New York, New York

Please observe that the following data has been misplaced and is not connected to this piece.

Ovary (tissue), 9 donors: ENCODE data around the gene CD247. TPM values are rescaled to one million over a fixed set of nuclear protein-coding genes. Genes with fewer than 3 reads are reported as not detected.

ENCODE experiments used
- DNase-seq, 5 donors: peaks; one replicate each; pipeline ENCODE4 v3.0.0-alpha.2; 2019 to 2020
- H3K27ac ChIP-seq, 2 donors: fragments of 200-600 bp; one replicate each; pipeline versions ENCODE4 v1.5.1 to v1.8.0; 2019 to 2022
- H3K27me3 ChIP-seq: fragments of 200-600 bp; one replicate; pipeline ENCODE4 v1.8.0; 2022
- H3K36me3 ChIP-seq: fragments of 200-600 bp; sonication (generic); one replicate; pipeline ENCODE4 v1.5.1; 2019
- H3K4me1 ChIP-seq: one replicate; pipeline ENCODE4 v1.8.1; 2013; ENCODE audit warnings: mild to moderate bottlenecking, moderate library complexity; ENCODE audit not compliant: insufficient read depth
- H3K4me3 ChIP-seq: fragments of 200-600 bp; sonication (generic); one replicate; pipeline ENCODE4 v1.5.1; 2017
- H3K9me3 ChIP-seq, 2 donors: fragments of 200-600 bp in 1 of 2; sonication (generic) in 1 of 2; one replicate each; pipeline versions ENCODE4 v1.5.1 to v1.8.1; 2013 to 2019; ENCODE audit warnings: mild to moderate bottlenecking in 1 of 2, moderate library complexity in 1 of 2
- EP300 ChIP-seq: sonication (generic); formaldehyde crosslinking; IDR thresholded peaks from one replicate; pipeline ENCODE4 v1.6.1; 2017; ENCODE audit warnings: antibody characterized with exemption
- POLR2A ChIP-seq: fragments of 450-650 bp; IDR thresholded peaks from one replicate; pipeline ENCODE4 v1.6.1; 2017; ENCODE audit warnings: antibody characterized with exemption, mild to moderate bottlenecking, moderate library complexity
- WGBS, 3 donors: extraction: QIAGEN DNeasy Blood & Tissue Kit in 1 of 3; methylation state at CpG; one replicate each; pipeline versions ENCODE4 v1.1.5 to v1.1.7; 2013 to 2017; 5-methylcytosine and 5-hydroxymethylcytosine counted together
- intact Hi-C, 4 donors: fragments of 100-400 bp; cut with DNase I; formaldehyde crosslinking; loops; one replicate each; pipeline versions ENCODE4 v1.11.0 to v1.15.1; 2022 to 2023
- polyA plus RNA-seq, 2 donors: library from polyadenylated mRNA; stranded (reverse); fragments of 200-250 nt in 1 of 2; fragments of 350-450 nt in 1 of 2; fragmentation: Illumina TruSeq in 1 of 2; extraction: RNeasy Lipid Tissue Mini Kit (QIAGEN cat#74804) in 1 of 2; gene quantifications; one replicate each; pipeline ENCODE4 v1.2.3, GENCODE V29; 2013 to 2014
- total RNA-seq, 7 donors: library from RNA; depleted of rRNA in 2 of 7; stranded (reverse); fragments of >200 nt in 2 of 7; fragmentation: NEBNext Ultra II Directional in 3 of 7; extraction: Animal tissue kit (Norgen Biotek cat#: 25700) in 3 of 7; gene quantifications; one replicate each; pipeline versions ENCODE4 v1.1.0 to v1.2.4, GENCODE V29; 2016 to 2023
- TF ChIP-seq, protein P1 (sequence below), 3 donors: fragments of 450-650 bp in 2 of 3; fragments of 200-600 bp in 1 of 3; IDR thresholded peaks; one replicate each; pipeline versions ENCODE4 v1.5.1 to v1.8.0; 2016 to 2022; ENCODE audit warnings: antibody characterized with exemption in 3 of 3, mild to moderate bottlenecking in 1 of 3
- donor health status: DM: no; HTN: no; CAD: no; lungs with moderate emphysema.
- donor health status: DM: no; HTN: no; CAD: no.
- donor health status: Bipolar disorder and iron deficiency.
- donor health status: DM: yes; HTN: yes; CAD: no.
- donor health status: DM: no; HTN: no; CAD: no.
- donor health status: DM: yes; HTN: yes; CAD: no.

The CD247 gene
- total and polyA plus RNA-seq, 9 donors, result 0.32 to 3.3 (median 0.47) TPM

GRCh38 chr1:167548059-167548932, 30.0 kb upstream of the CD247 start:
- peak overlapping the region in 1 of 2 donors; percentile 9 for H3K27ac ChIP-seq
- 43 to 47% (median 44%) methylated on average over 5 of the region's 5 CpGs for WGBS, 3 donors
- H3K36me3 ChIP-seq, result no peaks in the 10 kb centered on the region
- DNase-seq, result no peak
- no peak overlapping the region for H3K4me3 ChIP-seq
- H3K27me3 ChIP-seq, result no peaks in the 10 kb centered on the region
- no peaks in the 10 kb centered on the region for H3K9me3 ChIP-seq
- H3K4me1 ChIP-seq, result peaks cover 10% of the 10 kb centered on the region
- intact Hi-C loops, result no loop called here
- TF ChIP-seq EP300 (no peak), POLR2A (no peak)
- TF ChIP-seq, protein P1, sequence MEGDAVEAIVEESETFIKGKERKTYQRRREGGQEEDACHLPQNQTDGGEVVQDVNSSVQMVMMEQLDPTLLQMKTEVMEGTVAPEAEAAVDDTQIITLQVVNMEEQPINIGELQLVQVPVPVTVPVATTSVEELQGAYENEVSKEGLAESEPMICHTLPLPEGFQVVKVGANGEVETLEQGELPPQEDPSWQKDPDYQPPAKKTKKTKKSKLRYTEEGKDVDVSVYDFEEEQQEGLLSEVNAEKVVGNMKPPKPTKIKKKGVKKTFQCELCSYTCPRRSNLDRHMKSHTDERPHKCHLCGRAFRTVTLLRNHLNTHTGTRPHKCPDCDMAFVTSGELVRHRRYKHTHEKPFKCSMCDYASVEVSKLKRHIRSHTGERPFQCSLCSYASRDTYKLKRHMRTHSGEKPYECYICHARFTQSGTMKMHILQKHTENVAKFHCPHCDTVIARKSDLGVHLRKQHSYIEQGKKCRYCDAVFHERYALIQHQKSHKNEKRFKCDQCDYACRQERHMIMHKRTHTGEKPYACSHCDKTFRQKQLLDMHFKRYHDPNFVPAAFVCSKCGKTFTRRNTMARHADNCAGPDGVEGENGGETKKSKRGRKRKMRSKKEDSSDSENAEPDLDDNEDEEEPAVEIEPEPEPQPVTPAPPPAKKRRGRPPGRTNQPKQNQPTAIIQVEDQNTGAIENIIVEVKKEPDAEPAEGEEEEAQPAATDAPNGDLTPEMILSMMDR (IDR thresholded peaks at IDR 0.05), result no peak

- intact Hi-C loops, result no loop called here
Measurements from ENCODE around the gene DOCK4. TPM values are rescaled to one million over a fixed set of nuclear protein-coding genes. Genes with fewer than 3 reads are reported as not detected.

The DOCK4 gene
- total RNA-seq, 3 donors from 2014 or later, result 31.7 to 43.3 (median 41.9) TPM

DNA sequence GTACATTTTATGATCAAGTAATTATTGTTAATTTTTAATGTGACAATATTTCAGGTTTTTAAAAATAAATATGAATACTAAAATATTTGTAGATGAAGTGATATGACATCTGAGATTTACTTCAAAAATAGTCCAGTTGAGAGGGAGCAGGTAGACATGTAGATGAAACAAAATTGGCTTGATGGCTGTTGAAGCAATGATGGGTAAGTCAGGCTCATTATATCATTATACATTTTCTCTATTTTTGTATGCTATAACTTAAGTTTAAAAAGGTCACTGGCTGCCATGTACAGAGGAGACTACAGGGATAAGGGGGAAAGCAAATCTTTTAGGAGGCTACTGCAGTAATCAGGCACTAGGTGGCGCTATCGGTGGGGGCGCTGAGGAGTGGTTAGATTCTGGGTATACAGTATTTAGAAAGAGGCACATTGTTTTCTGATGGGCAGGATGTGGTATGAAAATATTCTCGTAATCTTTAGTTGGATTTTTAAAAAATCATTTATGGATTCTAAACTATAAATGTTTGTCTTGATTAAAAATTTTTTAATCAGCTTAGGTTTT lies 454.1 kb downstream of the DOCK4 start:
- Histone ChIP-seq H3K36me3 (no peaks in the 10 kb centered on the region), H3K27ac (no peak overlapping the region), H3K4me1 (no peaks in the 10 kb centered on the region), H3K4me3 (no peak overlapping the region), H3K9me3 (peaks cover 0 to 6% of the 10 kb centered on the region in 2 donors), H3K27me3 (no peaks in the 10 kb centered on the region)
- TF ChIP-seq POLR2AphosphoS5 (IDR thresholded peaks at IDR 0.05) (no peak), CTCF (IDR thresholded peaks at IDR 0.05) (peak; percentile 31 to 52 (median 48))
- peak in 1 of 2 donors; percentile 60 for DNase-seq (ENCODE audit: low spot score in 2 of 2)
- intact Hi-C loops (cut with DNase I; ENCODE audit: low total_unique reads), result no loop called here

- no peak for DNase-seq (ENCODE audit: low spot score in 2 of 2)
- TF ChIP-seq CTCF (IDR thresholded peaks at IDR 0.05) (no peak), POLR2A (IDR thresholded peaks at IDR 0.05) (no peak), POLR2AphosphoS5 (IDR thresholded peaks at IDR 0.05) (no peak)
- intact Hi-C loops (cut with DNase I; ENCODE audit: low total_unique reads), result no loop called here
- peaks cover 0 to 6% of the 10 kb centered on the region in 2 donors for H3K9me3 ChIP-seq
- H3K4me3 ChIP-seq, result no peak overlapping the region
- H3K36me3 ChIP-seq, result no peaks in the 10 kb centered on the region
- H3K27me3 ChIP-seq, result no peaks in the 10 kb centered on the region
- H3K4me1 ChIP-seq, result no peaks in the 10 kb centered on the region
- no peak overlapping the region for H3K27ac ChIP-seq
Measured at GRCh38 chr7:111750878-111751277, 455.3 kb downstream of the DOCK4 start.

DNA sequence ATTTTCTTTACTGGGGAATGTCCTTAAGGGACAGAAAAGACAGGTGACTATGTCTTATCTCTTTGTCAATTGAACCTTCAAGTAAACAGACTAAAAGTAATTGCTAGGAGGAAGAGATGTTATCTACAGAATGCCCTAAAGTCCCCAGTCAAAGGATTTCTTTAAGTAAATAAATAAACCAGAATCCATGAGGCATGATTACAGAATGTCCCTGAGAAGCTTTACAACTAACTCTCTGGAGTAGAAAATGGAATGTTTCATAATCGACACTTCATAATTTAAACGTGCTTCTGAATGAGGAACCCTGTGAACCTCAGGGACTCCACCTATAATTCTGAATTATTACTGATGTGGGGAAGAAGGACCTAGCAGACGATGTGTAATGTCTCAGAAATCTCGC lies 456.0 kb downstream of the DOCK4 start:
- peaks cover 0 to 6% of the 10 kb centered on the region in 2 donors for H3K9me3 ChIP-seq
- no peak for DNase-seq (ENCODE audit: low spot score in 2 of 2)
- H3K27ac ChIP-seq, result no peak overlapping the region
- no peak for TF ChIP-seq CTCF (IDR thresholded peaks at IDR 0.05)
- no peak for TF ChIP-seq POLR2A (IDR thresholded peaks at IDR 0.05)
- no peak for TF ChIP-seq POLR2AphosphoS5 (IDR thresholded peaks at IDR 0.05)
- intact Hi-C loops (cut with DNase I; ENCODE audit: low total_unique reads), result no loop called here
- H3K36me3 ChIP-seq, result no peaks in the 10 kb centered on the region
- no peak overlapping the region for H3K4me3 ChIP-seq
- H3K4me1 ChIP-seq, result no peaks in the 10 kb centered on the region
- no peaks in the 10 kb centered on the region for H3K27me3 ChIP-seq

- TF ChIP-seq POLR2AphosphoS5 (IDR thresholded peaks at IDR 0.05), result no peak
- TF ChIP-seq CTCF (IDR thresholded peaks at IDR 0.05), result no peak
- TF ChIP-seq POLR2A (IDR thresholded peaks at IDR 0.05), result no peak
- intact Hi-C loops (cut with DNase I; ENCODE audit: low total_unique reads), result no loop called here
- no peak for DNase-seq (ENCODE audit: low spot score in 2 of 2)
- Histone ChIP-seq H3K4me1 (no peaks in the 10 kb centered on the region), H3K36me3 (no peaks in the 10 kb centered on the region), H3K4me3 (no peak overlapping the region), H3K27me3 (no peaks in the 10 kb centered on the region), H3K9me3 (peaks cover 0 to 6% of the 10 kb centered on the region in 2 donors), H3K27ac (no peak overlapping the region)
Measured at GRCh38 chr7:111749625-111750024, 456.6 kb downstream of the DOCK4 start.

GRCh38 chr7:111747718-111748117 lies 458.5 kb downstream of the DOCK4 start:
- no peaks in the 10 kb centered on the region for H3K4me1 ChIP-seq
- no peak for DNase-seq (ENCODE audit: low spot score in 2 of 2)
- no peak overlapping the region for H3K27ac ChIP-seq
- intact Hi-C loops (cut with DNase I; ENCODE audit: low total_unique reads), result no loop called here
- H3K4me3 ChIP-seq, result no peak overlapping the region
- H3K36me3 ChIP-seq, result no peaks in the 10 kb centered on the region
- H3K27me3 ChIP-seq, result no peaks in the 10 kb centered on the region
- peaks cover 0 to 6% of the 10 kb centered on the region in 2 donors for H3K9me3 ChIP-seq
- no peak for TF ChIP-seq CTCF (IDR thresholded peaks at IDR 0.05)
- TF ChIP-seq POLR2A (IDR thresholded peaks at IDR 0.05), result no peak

American restaurants simply don’t get more historic than the Fraunces Tavern, which is included in the National Register of Historic Places and located at 54 Pearl Street, on the southern tip of Manhattan. It’s been around for more than 250 years, it has its own museum, and, for 21st century relevance, it was the setting of the first two numbers in the Broadway smash hit Hamilton. Christened the Queen’s Head Tavern way back in 1719, the venue functioned as a meeting place for the Sons of Liberty, allegedly had a cannonball shot at it during the Revolutionary War, and, once the war was won, housed the Treasury, War, and Foreign Affairs departments while New York was briefly the nation’s capital. It kept the drinks flowing during those times, too, and it’s not an exaggeration to say that Fraunces Tavern is the “bar that birthed America.” After years of renovations, present-day owner Eddie Travers, who bought the fabled place in 2010, has done his best to restore the tavern to its original glory. “When we took it over 10 years ago, they had covered the ceilings, the floors,” Travers says. “We exposed everything, to bring it back to what the tavern might have looked like.” Beyond authentic Colonial decor, the restaurant features elevated pub fare that also pays homage to American history: Think raw oysters, chicken potpie, and traditional fish & chips. There’s also a roster of drinks that would make the Founding Fathers proud, featuring more than 200 kinds of whiskey, gin, port, sherry, tequila, and mezcal alongside a huge assortment of local craft beer and cider.